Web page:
According to the Telegraph, Women freeze their eggs to allow men to get ahead in their careers. Presumably they mean to allow their mates to get ahead? How does a woman freezing her eggs help a man to get ahead?
Women are freezing their eggs in increasing numbers because men fear becoming a father will harm their career, according to new research.
If a man wants to focus on his career, he simple does so. Men can wait until their forties to begin a family, so this isn’t a problem.
Fertility experts have warned that the more equal demands of modern parenthood mean men are putting off having children to avoid extra costs on their time.
If a man has the means, he can look for a woman who wants to stay at home and raise their children. If he can’t afford to support a family on his income, choosing to delay marriage until he’s able to afford it is not a bad idea.
They said new data debunked the “myth” that women are artificially preserving their fertility so they can “buy Gucci handbags and get paid lots of money working in banks”.
Doesn’t seem like you would need data to debunk such a myth.
Instead, a new study shows it is the lack of a male partner willing to embark on parenthood that is chiefly responsible for driving women to freeze their eggs at a cost of around £7,000.
So which men are these women freezing their eggs to allow to get ahead, then? This paragraph contradicts the premise of the article.
The new research comes as another survey found that fewer than eight per cent of women who opt for freezing go on to use those eggs, indicating the procedure “empowers women to wait for Mr Right rather than settling for Mr Alright”.
Wow. So more that 92% of the time, these women are wasting their $10000. Maybe they should have bought the Gucci handbag. It might have been a better deal.
Yale University conducted interviews with 150 women who had chosen to freeze their eggs for non-medical reasons. Elective egg freezing due to career considerations was the least common of the reasons given by women without a partner at the time.
And yet they didn’t have a partner, presumably because they had been focusing on their careers.
Meanwhile those with partners said they froze their eggs either because their male partner was not ready to have a child, the relationship was too new or uncertain, or the partner simply refused.
If you want to have children, why would you partner with someone who doesn’t?
Further research by the University of Copenhagen, which interviewed men in their 20s, found they commonly wanted to succeed in their careers before considering whether or not to have children.
Makes sense. Men can have children in their forties. Why would they want to have them in their twenties?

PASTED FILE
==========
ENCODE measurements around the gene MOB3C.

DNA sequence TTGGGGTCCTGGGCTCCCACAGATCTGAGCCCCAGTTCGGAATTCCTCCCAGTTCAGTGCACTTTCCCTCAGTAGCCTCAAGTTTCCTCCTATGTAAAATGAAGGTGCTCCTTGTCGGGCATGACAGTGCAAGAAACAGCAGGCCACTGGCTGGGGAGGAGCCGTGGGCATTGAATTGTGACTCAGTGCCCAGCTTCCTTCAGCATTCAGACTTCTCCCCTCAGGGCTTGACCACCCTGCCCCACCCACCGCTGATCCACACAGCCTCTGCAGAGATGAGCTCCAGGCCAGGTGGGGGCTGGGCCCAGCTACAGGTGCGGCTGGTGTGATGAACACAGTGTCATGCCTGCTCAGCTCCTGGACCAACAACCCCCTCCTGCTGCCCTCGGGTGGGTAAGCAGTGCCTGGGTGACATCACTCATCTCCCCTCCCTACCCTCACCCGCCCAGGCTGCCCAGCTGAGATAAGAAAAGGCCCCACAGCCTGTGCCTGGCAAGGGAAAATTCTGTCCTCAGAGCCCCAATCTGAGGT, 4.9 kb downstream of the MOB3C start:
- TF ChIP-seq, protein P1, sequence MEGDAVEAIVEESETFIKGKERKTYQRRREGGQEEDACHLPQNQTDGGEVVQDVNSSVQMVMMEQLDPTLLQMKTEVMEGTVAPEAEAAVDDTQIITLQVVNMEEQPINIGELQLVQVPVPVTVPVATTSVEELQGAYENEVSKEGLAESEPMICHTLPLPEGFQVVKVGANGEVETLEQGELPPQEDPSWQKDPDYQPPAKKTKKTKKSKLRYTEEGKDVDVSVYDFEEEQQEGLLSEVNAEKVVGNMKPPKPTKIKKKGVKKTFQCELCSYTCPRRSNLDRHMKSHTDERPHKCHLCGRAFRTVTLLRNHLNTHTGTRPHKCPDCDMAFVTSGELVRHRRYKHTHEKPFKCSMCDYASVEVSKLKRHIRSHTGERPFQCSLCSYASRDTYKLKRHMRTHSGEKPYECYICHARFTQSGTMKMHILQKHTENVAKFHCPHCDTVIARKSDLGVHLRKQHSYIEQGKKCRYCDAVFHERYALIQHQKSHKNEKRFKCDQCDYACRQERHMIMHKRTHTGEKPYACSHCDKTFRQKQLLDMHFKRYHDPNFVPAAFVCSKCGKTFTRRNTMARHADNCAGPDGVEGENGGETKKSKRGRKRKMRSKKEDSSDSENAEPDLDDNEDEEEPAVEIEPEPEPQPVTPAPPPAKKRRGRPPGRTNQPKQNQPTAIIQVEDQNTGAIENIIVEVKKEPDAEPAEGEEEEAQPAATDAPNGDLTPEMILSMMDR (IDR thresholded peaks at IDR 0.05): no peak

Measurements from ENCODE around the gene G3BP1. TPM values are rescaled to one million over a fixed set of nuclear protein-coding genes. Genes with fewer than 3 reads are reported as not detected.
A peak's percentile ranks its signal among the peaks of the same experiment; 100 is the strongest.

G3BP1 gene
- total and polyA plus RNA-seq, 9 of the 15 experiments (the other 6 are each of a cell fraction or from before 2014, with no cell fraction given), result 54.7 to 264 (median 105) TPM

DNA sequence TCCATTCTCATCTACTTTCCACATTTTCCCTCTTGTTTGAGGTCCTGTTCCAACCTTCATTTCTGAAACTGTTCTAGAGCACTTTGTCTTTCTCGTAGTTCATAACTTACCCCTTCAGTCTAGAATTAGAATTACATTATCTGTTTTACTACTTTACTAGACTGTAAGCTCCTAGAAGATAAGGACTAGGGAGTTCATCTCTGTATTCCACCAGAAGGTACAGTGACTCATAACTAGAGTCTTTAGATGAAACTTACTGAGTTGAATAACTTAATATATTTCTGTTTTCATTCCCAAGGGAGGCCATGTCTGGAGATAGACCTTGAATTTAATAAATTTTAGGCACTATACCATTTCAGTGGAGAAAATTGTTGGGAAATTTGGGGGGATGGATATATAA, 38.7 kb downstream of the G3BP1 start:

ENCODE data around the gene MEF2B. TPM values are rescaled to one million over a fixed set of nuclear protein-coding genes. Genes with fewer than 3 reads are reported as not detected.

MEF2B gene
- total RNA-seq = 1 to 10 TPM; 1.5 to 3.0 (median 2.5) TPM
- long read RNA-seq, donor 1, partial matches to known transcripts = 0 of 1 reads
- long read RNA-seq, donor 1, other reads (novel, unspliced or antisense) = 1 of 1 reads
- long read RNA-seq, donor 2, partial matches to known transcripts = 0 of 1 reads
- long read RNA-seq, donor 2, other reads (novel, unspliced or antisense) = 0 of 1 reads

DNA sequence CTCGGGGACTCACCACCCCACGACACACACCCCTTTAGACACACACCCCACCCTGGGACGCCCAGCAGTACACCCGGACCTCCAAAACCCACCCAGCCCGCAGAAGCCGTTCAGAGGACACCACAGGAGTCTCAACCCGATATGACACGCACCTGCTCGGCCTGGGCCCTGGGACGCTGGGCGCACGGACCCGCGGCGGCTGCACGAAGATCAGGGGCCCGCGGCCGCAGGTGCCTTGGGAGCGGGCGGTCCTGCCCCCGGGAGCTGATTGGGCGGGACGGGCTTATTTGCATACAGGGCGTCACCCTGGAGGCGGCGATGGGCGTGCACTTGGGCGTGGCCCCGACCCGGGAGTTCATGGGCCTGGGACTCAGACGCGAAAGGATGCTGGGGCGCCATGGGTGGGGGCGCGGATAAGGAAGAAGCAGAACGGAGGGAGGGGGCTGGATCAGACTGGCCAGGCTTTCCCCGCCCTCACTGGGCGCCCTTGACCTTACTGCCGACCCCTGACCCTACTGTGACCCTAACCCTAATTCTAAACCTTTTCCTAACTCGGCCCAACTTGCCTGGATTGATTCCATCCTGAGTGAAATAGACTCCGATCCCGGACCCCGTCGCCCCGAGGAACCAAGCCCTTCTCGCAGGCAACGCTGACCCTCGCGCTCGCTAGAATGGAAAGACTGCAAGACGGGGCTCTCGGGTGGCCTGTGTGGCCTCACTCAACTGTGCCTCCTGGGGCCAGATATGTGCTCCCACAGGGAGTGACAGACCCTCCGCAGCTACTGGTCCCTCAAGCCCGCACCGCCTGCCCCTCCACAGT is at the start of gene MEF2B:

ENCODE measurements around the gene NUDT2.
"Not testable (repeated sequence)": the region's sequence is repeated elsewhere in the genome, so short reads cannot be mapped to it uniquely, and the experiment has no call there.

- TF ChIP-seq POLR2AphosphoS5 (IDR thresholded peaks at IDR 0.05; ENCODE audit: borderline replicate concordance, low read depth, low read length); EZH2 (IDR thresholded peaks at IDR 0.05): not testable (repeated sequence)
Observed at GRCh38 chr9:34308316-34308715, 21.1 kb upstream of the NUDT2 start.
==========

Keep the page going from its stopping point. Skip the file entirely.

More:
Professor Nicholas Macklon, from the University of Southampton, said: “She may have found Mr Right but convincing him that now is the right time to start a family is probably going to be harder because men realise they are going to have to take more of the burden.
If you want children, you need to find a partner who also wants children and who wants the kind of relationship that you do. This means you need to have reasonable expectations.
Dr Virginia Bolton said “The reason women freeze their eggs is because women have relationship issues, they don’t have relationships and they know their biological clock is ticking.”
So nothing to do with allowing men to get ahead in their careers, then.
New data from the Brussels Centre for Reproductive Medicine between 2009 and 2017 showed that the average age women elected to freeze their eggs was 36, with around eight or nine eggs typically collected and stored using rapid freezing.
At 36, a woman is nearing the end of her fertility window. Assuming she can find someone who wants to marry her so late in life–she wins the 8% lottery and is able to use those frozen ova–what is the chance that she and her partner will succeed in in-vitro fertilization and that she will be able to carry it to term?
The overall survival rate of the thawed eggs was 73 per cent, and the rate of ongoing pregnancy after embryo transfer was 33 per cent.
So 8% actually thaw their ova, 6% have ova that survive, and only 2% actually become pregnant? Those are pretty poor odds.
Campaigners are currently lobbying for a change in the law which forces clinics to destroy eggs that have been frozen for non-medical reasons after ten years.
Why is there such a law? Are such eggs nonviable?
Gritt Marie Malling, who conducted the interviews with young men at the University of Copenhagen, said: “We found that one of the most important factors was that these young men feel a great pressure about a number of things that feel they need to do in society, and they feel they have to do them in the right order. First they go through studies, then a career, then find a partner and then they maybe have children later.”
That makes sense. A man needs resources, which he gets through education and career, before he can attract a partner.
“Although almost all of the men wanted children, and some even four children – but they still painted it as something longer out in time.”
If a man marries at 40, he can easily have 4 children.
The headline of this article is complete bullshit. It should read something like “women freeze their eggs because they haven’t found a suitable mate by the time their fertility wanes.” Ideally, women should be marrying by the time they reach their mid twenties, and should be having their children before thirty. This gives them the best chance of conceiving and bearing healthy children.